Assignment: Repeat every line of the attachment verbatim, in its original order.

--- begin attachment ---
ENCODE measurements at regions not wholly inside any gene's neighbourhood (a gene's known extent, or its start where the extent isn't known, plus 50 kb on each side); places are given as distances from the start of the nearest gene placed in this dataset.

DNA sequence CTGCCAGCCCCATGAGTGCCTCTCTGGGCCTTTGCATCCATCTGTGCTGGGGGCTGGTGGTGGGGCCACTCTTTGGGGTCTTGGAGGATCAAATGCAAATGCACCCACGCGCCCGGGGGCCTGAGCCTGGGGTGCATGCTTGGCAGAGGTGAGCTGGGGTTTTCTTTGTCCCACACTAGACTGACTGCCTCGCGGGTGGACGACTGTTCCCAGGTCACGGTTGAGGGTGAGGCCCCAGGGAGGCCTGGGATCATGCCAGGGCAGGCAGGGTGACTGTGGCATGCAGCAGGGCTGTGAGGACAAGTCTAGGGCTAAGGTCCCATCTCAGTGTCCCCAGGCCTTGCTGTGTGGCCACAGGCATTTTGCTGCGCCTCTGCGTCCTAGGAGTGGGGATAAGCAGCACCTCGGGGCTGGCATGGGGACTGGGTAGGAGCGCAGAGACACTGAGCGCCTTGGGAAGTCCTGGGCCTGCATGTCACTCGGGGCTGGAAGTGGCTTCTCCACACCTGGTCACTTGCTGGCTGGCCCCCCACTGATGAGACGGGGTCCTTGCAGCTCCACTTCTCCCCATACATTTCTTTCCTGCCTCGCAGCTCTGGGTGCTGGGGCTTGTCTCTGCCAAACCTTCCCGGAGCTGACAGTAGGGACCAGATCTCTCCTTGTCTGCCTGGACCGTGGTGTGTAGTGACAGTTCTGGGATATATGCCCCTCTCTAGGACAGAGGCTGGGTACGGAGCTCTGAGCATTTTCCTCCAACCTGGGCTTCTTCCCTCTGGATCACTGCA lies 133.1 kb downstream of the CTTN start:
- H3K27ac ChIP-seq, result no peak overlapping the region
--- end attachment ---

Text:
ENCODE measurements at regions not wholly inside any gene's neighbourhood (a gene's known extent, or its start where the extent isn't known, plus 50 kb on each side); places are given as distances from the start of the nearest gene placed in this dataset.

DNA sequence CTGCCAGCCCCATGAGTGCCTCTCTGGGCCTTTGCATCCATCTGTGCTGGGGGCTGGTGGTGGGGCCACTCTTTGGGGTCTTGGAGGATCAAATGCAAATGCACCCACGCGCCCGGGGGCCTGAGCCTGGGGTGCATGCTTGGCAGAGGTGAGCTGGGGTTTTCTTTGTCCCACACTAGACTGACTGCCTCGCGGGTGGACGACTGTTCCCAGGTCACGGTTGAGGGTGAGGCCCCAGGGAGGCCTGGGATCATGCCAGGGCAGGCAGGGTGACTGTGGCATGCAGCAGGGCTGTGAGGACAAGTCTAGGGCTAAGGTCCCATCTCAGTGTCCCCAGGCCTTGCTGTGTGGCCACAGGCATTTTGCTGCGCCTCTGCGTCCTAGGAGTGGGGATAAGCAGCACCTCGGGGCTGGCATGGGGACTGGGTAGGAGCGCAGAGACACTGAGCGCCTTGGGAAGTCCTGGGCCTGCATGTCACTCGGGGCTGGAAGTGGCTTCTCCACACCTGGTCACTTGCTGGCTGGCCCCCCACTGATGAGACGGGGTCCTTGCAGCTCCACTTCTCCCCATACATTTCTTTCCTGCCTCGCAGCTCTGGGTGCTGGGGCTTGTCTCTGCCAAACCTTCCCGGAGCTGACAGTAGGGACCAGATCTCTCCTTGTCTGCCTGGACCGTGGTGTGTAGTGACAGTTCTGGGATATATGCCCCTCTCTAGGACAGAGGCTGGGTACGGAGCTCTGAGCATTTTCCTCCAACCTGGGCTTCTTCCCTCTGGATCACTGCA lies 133.1 kb downstream of the CTTN start:
- H3K27ac ChIP-seq, result no peak overlapping the region